Marc Edwards, a Virginia Tech environmental-engineering professor, found that the water had nearly 900 times the recommend EPA limit for lead particles. As my colleague Alana Semuels noted in a deeply reported feature in July 2015, residents believe the city knew about problems as soon as May 2014. Yet as late as February 2015, even after tests showed dangerous lead levels, officials were telling residents there was no threat.
Unwanted Alive, Guernica
Undocumented immigrants enlist in the military and fight for the U.S., only to be deported when they’re arrested for any one of a wide range of crimes, from rape to minor offenses. I like this story because it allows a bunch of conflicting and complicated ideas to butt against each other, which is appropriate because our culture around the military and the idea of nation is itself full of conflicting and complicated ideas.
It speaks to how the U.S. government historically uses people it hates for its benefit, particularly in military service, only to turn its back on them when the war is over and they come home. How politicians and normal people will posture on patriotism and duty but ignore veterans when their PTSD leaves them unable to function. And most of all, how any of the veterans in this story can somehow be a scumbag, a victim of xenophobic and racist policies, and someone whose sacrifices we have to contend with all at once.
The veterans I spent time with weren’t angels. They had been convicted of serious and, in some cases, reprehensible offenses. But no matter what they did, they served and in some cases fought and risked their lives for the United States, just like citizens.
Stock said she is unaware of a single case in which a deported veteran successfully appealed removal and returned to the United States. Veterans have only one sure way to reenter the States legally. When they die, those not discharged dishonorably are eligible for a full military funeral in the United States.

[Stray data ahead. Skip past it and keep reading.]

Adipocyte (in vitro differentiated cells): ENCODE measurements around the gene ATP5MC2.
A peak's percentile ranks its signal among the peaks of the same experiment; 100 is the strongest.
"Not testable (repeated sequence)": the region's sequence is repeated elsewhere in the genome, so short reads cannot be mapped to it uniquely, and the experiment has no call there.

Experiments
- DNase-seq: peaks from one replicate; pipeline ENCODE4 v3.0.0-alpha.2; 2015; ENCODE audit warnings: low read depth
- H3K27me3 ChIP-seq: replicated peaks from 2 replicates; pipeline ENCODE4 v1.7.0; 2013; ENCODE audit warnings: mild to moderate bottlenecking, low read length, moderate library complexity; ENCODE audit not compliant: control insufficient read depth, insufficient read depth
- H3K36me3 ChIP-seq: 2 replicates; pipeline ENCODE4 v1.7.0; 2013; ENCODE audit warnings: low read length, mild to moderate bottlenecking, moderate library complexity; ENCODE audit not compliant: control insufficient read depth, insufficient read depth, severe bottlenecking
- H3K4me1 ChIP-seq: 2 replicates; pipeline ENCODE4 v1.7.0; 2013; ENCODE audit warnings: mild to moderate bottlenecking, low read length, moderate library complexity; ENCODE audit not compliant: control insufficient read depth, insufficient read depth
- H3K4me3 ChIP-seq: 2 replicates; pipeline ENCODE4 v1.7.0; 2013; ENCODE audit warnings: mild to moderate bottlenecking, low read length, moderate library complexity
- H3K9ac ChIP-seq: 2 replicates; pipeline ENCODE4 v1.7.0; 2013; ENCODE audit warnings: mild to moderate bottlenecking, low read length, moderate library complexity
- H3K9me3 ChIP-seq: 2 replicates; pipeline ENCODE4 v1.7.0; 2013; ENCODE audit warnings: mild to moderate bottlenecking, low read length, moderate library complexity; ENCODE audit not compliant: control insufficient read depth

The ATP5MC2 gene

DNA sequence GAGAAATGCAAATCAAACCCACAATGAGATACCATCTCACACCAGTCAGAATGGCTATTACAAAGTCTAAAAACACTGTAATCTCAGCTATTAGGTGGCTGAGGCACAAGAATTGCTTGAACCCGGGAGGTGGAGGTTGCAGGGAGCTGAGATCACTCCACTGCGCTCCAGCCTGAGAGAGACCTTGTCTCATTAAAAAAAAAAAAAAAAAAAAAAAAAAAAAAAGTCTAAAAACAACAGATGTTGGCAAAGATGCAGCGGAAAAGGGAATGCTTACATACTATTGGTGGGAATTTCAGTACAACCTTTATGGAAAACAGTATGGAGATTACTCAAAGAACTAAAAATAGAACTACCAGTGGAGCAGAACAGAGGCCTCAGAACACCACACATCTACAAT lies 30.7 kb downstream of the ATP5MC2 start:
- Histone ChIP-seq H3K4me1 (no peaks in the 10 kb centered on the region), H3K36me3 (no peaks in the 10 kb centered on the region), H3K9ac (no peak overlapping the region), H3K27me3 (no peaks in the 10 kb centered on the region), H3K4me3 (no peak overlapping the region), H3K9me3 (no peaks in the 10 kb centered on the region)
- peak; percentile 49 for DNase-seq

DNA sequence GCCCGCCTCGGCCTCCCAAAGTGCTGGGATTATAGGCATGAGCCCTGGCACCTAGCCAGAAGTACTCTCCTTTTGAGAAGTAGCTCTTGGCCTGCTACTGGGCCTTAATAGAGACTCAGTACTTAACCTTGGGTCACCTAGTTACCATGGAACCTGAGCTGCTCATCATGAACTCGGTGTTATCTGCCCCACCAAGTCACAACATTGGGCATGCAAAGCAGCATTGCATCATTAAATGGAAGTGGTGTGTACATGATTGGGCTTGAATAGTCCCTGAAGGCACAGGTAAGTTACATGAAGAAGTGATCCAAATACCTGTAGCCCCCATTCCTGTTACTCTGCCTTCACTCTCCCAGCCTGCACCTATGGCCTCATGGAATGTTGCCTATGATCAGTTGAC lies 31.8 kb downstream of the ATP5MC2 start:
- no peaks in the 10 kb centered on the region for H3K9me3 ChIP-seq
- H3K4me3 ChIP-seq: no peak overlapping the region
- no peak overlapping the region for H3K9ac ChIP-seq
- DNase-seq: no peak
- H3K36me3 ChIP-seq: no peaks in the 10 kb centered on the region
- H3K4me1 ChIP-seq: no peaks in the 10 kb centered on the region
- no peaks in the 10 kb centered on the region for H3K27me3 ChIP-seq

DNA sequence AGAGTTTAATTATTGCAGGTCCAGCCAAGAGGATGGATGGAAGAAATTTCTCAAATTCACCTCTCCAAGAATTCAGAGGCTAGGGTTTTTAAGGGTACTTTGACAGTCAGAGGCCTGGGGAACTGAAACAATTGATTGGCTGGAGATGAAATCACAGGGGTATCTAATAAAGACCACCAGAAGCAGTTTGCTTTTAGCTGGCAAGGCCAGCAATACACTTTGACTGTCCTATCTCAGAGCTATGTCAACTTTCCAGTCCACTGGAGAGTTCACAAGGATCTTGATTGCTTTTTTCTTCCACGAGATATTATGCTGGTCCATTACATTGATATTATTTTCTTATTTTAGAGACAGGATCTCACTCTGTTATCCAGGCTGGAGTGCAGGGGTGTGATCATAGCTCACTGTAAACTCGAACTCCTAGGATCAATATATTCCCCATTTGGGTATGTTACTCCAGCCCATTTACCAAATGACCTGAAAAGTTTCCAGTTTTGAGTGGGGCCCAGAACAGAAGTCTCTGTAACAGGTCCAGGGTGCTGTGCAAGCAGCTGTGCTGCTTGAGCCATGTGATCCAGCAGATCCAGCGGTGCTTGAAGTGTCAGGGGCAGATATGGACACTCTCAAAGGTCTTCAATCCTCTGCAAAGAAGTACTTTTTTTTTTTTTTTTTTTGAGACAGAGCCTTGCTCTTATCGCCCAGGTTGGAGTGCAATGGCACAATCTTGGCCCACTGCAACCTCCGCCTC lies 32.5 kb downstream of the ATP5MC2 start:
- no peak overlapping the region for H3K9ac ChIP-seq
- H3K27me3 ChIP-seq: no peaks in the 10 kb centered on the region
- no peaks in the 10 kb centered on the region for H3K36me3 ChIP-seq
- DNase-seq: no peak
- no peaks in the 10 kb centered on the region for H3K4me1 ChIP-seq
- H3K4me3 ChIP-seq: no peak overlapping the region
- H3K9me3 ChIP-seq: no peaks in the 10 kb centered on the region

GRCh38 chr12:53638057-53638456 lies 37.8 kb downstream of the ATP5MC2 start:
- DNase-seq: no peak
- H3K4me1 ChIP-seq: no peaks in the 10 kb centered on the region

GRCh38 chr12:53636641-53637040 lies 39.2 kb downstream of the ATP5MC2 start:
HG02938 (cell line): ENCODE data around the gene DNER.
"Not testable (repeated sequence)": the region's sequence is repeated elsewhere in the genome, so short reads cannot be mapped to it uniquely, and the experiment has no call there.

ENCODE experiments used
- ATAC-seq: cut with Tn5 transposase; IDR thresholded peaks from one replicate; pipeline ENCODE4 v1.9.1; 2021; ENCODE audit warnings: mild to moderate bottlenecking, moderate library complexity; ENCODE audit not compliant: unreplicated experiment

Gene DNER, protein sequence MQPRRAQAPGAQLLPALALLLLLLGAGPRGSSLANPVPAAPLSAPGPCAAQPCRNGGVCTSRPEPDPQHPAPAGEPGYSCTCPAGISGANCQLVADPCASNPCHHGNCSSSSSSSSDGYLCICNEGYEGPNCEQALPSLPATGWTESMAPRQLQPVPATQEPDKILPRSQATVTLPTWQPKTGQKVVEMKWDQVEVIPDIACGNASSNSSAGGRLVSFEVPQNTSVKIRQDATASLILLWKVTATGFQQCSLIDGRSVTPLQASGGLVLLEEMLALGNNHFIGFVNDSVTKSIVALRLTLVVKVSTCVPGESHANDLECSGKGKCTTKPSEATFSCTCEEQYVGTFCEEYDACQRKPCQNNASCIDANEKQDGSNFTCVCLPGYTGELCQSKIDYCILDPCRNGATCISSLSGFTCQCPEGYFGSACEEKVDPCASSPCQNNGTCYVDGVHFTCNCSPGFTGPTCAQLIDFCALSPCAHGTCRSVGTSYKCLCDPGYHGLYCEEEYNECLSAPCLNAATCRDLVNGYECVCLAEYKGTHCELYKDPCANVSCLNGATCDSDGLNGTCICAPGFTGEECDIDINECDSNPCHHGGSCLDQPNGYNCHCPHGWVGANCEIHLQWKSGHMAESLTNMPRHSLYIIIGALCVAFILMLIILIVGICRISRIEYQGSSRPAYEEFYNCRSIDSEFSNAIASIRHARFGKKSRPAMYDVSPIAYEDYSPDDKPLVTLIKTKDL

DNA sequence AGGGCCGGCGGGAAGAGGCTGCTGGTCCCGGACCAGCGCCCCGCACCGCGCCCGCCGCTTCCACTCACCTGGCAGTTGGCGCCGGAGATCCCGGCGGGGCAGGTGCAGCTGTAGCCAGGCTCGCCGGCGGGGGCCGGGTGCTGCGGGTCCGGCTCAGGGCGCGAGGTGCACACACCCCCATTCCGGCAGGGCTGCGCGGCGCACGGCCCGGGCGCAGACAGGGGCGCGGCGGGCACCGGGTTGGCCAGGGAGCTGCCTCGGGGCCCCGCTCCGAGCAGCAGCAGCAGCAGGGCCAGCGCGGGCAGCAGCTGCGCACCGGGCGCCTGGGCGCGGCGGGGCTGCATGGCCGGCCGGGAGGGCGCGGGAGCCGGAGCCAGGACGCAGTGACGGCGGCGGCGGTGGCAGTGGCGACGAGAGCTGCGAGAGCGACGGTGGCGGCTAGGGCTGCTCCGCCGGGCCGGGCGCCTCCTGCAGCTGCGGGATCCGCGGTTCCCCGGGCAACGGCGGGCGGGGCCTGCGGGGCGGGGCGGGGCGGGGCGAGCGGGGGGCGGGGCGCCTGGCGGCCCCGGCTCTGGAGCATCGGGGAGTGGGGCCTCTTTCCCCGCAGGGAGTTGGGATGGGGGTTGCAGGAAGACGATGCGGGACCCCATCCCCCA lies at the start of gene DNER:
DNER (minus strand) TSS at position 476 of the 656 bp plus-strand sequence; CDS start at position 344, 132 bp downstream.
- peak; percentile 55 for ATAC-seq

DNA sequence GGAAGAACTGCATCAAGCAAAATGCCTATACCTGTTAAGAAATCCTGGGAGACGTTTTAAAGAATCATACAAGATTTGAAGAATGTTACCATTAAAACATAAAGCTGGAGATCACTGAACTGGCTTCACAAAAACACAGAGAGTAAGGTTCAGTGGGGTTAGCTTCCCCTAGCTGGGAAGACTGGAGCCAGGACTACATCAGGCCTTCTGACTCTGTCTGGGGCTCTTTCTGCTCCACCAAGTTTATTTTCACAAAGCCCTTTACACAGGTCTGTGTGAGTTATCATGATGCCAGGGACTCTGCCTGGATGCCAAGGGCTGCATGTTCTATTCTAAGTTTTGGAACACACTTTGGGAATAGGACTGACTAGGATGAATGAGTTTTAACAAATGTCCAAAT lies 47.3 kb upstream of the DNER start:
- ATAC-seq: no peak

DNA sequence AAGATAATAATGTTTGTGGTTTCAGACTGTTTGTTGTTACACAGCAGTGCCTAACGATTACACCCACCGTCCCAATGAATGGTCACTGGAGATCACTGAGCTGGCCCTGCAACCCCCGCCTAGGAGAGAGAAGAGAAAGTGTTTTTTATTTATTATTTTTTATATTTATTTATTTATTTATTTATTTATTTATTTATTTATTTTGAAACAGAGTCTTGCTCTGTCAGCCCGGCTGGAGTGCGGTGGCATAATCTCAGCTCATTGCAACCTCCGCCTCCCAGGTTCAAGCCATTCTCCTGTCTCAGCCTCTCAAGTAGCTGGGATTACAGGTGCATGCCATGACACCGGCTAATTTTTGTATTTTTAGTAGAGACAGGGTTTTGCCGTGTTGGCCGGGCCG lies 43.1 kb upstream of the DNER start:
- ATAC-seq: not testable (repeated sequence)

Unwanted alive, they can return home as a corpse.
I read this and wanted to cry from the parts I recognized, like laughing at your own trauma, and also hold her:
This is certainly not the experience of every woman who ends up being “funny,” and part of the reason I think a lot of us hesitate to say so is because we don’t want to contribute to the narrative that we’re all needy or oversexed or undersexed or crazy. We are afraid you will say that about us if we don’t say it first.
In my twisted logic at the time, if I was laughing then clearly, CLEARLY, I was in control of the situation. So if he sometimes threatened to kill me or himself, I convinced myself it was my fault, because I was also drunk, because I had liked having sex with him, because I showed up at his place or texted him.
I’d absorbed the message that a “bad person” cannot be a victim and I felt I was a bad person.
In Chicago, Mental Health Workers are Armed and Dangerous, Chicago Reader
“For those who are black and have mental illness, the odds of coming away unscathed from an encounter with police are stacked overwhelmingly against them.”
I don’t know what it is about old people that makes everything they do 20 times better but check out this photo project on the trillest senior citizens in San Francisco’s Chinatown.
What are you reading/watching/listening to this week? Let us know in the comments and check back next Friday for more things to read!